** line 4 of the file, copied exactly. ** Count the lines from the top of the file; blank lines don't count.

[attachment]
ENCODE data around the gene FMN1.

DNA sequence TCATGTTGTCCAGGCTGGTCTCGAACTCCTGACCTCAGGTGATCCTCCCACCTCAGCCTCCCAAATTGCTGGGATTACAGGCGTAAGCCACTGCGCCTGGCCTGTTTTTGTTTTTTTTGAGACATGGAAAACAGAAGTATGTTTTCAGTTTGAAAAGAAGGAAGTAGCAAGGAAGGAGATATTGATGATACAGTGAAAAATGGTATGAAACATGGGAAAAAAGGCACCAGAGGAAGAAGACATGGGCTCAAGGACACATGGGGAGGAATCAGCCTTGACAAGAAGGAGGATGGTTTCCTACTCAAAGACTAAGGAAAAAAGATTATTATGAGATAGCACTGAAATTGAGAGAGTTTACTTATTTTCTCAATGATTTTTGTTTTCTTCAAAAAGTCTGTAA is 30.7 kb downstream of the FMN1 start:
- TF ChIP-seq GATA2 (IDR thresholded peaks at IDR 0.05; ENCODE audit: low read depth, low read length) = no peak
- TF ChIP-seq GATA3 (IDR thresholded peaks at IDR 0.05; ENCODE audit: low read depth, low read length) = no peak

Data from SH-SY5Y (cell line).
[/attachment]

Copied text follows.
- TF ChIP-seq GATA3 (IDR thresholded peaks at IDR 0.05; ENCODE audit: low read depth, low read length) = no peak